From Connecticut to Oregon to Hawaii, lawmakers in states across the country are stepping up to pass proposals that increase working families’ ability to be responsible employees and family members without sacrificing their financial stability.
Eight years ago, our first son was born. Like many, I found becoming a parent to be an amazing, life-changing experience.
Florida Governor Rick Scott handed the organized business lobby a victory today, and the losers are workers, local governments and the fundamental principle of democracy in Florida.
Today, despite the tremendous benefits paid sick days would have for the city’s working families, businesses, economy and public health, New York City Mayor Michael Bloomberg vetoed the paid sick days bill passed by the City Council last month.
1963 was a year of great change for our country. Martin Luther King, Jr., said the words “I Have A Dream,” President John F. Kennedy and civil rights activist Medgar Evers were assassinated, Betty Friedan’s Feminine Mystique first hit bookstore shelves and the Equal Pay Act was signed into law.
Monday marks the 50th anniversary of the Equal Pay Act — a 1963 law aimed at closing the gap between the wages of men and women. But, despite this landmark law, a significant gender-based wage gap persists.
At the National Partnership, we have been working for more than 40 years to make the country’s workplaces more fair and family friendly. That’s why we were proud to partner with a strong coalition of policy experts, business advocates and lesbian, gay, bisexual and transgender (LGBT) organizations today to release A Broken Bargain: Discrimination, Fewer Benefits and More Taxes for LGBT Workers.
The success and progress of paid sick days campaigns in Portland, Ore., and New York City have added to the momentum around this common sense policy and sparked new campaigns and progress in other states and cities.
“For everything you’ve taught me…” “For always being there…” “For all the sacrifices you’ve made… thanks, Mom.” These and messages like them are what mothers across the country will be reading in greeting cards and hearing from loved ones this weekend. But, for mothers who hold jobs, one reality is missing from these heartfelt sentiments.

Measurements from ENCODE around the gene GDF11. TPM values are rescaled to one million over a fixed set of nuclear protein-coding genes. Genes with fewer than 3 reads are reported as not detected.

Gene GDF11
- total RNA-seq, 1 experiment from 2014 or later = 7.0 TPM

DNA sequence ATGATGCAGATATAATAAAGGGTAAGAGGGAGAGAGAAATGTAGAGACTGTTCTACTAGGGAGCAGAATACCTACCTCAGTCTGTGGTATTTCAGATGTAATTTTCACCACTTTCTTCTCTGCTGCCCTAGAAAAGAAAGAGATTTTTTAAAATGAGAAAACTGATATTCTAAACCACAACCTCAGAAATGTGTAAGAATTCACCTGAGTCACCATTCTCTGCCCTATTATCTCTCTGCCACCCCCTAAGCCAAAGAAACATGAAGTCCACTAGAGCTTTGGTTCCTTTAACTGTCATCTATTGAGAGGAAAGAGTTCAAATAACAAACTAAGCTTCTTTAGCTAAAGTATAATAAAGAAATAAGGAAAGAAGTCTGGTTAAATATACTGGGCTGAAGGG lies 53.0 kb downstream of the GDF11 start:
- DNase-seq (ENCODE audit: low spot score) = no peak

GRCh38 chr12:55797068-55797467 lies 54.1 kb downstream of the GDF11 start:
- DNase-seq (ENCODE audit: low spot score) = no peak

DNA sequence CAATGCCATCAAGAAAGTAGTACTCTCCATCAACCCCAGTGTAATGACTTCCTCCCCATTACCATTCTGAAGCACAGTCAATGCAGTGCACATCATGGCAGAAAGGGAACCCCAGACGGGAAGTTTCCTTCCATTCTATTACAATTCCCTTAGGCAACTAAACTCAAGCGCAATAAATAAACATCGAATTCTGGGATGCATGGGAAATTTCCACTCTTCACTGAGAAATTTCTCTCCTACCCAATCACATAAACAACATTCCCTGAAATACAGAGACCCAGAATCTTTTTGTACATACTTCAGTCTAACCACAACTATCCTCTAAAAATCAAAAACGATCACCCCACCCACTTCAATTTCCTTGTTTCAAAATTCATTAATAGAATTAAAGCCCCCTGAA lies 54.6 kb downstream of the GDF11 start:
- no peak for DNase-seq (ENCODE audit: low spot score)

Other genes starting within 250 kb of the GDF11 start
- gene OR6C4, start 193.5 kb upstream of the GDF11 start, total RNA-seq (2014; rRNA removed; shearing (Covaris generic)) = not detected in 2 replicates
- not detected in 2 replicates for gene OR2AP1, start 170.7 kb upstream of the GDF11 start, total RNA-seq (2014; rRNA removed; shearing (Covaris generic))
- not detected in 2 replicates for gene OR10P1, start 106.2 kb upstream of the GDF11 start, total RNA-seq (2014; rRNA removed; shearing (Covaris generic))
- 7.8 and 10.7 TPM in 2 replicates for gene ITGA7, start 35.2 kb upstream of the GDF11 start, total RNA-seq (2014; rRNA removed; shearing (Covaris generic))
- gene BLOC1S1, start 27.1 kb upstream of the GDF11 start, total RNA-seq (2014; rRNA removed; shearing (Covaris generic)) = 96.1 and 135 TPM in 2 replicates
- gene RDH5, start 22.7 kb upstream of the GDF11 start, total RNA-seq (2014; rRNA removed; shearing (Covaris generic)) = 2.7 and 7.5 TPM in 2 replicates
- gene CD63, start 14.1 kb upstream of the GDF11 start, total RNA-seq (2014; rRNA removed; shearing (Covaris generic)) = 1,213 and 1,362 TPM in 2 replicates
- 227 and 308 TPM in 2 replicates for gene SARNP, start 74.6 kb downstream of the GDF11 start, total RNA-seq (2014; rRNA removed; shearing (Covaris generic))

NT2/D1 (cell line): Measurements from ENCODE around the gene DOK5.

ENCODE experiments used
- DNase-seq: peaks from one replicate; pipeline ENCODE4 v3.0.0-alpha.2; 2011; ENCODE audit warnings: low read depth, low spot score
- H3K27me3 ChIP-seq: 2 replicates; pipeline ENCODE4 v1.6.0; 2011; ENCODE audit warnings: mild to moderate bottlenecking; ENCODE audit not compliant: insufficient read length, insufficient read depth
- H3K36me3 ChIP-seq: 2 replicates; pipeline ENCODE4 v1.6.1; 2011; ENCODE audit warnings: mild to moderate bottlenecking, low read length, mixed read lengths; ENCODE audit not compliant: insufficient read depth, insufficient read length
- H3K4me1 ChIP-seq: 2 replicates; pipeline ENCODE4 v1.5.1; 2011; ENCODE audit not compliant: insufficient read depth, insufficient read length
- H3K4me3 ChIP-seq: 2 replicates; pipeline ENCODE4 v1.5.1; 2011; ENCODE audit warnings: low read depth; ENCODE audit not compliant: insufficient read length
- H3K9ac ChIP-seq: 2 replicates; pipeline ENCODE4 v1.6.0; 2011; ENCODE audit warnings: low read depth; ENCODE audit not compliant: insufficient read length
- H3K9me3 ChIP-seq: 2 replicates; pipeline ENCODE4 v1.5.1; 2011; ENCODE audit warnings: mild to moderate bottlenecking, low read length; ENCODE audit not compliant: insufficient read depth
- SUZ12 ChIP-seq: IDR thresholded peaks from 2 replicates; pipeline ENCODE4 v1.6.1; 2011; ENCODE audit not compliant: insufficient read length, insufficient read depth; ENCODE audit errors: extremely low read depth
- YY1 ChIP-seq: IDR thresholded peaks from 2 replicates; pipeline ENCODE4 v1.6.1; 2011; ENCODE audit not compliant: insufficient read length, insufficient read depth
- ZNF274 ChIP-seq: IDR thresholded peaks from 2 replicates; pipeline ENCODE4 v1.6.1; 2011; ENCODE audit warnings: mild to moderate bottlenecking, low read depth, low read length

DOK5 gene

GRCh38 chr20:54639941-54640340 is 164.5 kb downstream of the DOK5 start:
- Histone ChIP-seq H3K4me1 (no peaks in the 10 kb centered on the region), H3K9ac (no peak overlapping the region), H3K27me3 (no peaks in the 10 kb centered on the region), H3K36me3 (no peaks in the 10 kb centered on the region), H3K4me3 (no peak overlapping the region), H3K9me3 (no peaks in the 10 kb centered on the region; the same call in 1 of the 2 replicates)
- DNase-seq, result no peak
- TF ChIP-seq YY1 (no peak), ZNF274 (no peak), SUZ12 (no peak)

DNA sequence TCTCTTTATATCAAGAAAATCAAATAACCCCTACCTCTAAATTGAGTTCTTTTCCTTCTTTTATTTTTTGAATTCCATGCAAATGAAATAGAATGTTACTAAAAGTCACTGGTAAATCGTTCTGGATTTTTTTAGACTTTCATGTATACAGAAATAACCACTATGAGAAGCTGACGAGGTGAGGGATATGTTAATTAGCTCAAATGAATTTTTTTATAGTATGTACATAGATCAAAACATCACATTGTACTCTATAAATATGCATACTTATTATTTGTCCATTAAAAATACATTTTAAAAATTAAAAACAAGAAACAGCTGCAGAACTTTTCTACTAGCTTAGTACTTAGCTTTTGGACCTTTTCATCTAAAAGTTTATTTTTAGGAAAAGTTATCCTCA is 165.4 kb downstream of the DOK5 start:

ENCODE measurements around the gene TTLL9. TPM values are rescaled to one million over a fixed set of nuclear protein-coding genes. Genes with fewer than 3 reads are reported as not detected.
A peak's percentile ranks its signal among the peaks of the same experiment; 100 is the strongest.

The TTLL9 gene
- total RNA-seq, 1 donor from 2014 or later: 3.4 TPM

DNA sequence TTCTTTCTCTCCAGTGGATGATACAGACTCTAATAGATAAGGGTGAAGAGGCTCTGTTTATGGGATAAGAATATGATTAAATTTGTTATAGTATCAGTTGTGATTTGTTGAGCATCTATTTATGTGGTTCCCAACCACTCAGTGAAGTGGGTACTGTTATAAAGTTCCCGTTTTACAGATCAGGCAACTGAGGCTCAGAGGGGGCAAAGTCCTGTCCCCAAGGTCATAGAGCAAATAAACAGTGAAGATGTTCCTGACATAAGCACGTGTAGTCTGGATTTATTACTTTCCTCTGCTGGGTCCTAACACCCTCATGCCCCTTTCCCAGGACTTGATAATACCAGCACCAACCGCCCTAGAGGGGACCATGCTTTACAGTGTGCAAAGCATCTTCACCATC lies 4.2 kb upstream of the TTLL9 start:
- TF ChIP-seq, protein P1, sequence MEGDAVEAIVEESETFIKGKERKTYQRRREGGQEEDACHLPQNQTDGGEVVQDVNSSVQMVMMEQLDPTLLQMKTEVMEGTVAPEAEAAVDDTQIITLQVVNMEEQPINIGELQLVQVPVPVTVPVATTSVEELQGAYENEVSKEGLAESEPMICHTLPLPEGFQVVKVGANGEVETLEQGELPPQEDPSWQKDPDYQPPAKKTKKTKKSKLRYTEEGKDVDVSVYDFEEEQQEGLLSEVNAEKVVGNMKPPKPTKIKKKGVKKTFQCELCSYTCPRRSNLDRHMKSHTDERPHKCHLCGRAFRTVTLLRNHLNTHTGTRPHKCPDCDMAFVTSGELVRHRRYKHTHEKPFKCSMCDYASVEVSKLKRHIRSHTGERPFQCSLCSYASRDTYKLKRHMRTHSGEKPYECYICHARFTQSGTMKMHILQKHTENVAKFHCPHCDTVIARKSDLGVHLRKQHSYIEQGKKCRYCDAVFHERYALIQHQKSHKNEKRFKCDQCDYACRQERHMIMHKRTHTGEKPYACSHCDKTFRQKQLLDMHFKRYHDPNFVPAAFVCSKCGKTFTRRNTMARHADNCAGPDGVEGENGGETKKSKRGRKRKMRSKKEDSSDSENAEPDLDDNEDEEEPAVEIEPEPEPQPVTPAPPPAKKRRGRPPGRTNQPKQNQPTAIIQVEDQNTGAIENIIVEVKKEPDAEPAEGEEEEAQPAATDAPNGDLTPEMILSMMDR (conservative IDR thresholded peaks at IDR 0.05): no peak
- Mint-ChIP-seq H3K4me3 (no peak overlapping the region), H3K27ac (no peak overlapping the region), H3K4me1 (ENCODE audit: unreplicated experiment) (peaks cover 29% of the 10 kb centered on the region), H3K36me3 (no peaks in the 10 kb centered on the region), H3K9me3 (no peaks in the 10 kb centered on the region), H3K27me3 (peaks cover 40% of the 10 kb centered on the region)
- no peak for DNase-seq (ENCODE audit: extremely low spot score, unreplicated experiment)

Last month, I wrote about a disturbing trend: States are passing “preemption” laws that prohibit a growing number of cities and counties from adopting their own paid sick days standards.
Today, I had the honor of testifying before the U.S. Equal Employment Opportunity Commission (EEOC) on a topic of critical importance to our nation’s workers: employer wellness programs.
In a major victory in the effort to increase access to paid sick days, the New York City Council has passed a measure that would guarantee approximately one million workers the right to earn the paid sick time they need.
Working people today face serious challenges when it comes to managing job and family: Nearly 40 percent of workers in the private sector — and more than 80 percent of those who are low-wage workers — cannot earn a single paid sick day. Forty percent of all workers have no access to even unpaid leave under the Family and Medical Leave Act when serious personal or family medical needs arise.
Floridians are the latest state residents to fall victim to an underhanded and harmful effort to undermine democracy across the country.
The United States is the only industrialized nation that does not guarantee some type of paid time off for employees, despite ample evidence that paid leave policies benefit workers, businesses, and the economy.
While the Family and Medical Leave Act (FMLA) has helped more than 100,000 families take the time they need to care for their families, a striking 40% of the U.S. workforce isn’t eligible for the 12 weeks of unpaid leave the FMLA provides because their employers have fewer than 50 employees, or because they haven’t been working for their employers for at least a year and put in a minimum of 1,250 hours.
This year marks the 20th anniversary of the Family and Medical Leave Act (FMLA) — a law that has allowed millions of mothers, fathers, adult children, and other hardworking people to care for their health and their families without having to worry about losing their jobs or their health insurance.
Susan, a single mother in Missouri, has a 10-year-old son who has pneumonia. She wants to stay home and care for him, but she cannot because her boss refuses to let her take the day off and she is terrified that, if she misses work, she will lose her job.
Those of us who work in the health IT world spend our days analyzing policies, creating advocacy strategies, and talking about meaningful use criteria, quality improvement, and care coordination till we're blue in the face. But how does that play out when we leave the office? More often than not, we bring our work home.
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